Confusion of Concerns
A major flaw in the foregoing hypothesis is that a utility token cannot both be a good medium-of-exchange and an appreciating store-of-value. I call this a “confusion of concerns.” The second major flaw is that merely limiting supply while making the token required on a growing platform is not enough to drive the price upward. A utility token is designed to act much like a currency. A currency has three concerns, to act as a store-of-value, a medium-of-exchange, and a unit-of-account. If the utility token is used by participants on the platform to exchange value or to access the platform then the token is, acting as a medium-of-exchange and unit-of-account for the platform.
A good medium-of-exchange has low friction, high velocity, widespread access, high throughput, low latency, low average settlement cost, and stability. Low friction and high velocity means that its both convenient to use and there is no resistance to spending it in return for a product or service. Widespread access means that almost anyone can use it. High throughput and low latency mean that transactions are not impeded by the mechanics of using the token. Low average settlement cost means that the fees for a given transaction are very low relative to the value of that transaction. Finally, stability means that the change in price of a product due to volatility, appreciation, or depreciation of the token is insignificant relative to a product’s market life cycle.
On the other hand, from an investor’s perspective, a good store-of-value appreciates over time. The more appreciation the better. Appreciation, however, fundamentally and irreparably conflicts with some of the features that make a token a good medium-of-exchange. First, appreciation means the token price is not stable. This means that products or services priced in the token become increasingly uncompetitive relative to their competition as the prices rise. Expected appreciation also makes participants more reluctant to spend their tokens thereby increasing friction, lowering velocity, and further driving up prices. This stifles demand for the products and services and slows the platform’s growth. If on the other hand even a small number of participants expect the price to decrease then they will spend their tokens. If the platform’s token exchange mechanism provides high throughput and low latency then only a few tokens may ever need to be in circulation to meet demand, thus providing enough velocity to drive the price downward.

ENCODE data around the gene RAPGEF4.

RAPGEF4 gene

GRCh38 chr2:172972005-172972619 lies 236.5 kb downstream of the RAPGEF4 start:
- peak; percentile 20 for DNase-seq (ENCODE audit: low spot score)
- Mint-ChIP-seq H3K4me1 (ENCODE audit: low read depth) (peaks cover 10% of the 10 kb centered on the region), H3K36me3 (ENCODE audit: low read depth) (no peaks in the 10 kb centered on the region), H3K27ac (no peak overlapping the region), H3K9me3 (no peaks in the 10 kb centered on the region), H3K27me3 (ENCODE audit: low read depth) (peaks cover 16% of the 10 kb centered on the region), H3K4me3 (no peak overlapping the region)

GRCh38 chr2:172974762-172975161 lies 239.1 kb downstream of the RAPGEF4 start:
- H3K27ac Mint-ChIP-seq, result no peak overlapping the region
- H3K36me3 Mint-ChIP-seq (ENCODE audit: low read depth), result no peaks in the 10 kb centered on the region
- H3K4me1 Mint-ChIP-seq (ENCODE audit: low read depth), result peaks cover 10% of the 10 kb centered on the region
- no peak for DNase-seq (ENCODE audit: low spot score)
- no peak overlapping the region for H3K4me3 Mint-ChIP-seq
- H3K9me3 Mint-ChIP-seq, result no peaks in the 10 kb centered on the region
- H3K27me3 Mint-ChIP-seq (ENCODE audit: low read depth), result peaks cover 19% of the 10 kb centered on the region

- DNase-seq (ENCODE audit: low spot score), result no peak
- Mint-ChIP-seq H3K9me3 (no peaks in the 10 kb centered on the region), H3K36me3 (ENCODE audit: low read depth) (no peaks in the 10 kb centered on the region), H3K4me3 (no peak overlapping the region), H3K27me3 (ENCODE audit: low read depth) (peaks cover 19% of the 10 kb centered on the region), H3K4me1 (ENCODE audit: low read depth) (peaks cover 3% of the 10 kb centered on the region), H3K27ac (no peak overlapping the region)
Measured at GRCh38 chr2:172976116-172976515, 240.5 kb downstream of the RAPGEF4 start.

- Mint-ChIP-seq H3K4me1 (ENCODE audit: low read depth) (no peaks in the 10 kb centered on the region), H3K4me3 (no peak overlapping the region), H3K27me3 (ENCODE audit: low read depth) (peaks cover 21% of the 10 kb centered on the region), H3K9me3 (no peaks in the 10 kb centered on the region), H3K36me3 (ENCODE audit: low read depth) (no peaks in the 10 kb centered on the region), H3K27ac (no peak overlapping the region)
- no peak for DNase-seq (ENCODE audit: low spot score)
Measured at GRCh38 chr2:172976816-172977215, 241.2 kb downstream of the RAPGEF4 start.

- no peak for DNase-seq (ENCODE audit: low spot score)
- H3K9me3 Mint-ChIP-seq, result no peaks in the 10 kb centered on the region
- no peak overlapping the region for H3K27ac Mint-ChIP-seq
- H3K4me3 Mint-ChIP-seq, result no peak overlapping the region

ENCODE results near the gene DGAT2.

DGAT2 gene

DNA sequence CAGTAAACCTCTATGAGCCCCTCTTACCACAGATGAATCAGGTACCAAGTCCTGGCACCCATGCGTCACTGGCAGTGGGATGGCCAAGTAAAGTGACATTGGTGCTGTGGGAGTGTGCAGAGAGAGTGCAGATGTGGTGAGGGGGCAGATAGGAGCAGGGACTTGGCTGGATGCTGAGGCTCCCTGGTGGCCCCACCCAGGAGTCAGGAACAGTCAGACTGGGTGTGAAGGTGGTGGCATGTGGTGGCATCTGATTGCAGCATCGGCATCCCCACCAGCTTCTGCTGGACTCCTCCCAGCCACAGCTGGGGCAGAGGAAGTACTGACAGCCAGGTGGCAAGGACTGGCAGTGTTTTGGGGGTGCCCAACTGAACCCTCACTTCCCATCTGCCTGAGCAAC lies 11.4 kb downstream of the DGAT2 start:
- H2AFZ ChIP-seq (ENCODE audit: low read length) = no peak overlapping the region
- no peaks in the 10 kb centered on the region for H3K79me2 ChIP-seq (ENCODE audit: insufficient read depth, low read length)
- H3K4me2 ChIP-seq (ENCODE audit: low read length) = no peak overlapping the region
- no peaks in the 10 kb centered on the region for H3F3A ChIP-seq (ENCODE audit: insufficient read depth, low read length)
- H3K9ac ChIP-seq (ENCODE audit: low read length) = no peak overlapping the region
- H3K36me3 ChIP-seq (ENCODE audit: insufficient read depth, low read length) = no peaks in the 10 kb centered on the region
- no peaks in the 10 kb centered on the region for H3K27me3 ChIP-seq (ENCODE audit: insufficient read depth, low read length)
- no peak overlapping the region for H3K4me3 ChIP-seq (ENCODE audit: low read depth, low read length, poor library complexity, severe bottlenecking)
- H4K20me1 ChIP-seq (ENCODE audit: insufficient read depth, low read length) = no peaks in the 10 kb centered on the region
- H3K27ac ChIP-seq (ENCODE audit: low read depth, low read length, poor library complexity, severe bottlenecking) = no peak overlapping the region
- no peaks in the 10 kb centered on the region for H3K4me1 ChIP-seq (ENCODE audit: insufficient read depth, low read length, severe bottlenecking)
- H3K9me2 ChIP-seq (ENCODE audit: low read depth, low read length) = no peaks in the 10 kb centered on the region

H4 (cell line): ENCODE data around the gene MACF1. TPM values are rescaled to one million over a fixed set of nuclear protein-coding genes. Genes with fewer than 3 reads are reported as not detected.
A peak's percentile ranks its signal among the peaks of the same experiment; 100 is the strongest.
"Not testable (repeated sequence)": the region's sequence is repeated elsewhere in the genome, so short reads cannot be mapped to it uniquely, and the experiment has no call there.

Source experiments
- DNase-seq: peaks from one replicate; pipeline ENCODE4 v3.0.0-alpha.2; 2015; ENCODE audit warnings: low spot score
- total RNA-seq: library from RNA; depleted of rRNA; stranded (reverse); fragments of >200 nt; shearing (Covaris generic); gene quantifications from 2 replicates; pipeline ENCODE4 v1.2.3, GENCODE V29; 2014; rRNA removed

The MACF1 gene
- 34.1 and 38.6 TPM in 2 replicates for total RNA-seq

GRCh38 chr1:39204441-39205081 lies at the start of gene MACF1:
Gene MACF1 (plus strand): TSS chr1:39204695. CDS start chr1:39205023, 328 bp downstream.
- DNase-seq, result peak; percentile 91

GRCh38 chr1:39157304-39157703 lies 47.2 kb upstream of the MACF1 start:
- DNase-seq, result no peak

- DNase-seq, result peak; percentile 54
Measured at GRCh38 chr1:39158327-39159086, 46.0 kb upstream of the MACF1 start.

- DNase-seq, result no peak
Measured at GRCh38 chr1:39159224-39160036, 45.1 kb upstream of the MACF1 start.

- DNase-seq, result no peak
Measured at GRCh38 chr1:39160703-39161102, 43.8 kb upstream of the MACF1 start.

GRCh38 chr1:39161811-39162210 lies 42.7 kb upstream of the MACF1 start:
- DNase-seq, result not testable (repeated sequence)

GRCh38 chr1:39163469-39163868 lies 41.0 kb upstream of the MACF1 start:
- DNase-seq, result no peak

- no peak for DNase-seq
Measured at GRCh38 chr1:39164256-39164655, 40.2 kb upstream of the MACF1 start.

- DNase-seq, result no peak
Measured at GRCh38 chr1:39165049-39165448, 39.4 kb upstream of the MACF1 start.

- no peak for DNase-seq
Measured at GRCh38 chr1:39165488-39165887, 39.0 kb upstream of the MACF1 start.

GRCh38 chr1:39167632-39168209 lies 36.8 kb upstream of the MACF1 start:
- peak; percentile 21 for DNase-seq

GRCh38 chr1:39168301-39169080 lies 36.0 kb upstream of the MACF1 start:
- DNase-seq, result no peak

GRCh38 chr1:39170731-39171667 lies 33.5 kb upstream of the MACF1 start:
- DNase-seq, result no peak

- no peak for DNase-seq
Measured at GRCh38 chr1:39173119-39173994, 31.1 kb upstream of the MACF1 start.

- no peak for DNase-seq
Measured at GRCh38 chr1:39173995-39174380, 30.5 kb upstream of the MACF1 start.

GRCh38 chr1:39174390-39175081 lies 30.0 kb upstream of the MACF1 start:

For example the price chart of the crypto-token EOS is shown below. The light green vertical line is the date that the EOS network went live. This is the date when the network started providing real utility and also the date when the token could be used as a true medium-of-exchange. Despite steadily increasing traffic at the level of millions of transactions per day, the price of the token steadily dropped.
The One Thing
A token can either be a good store-of-value or a good medium-of-exchange but not both. This is the one thing that all platforms based on single utility tokens do very poorly and hence why they are doomed to eventual failure. This bears restating, a single utility token cannot both be a good medium-of-exchange that facilitates and incentivizes activity on the platform and a good store-of-value that reward investors.
This confusion of concerns means that for any given utility token the founders must make a choice, either make the token act as a good store-of-value to reward investors or make the token act as a good medium-of-exchange to grow the platform (see Invest or MoE not Both, Value of Crypto Tokens). This poses a conundrum. If the platform doesn’t grow why would anyone invest? If the token does not appreciate why would anyone invest? So picking one or the other is not a solution either. The fix is the topic of the next post in this series. I will give you a hint: the fix requires at least two tokens.
Read the full whitepaper to see how to fix virtually any single utility tokenomics model. Go to our website here to see what we at Difuon are planning to do with our innovative dual utility tokenomics model. This is Part 1 in a series (see Part 2 here).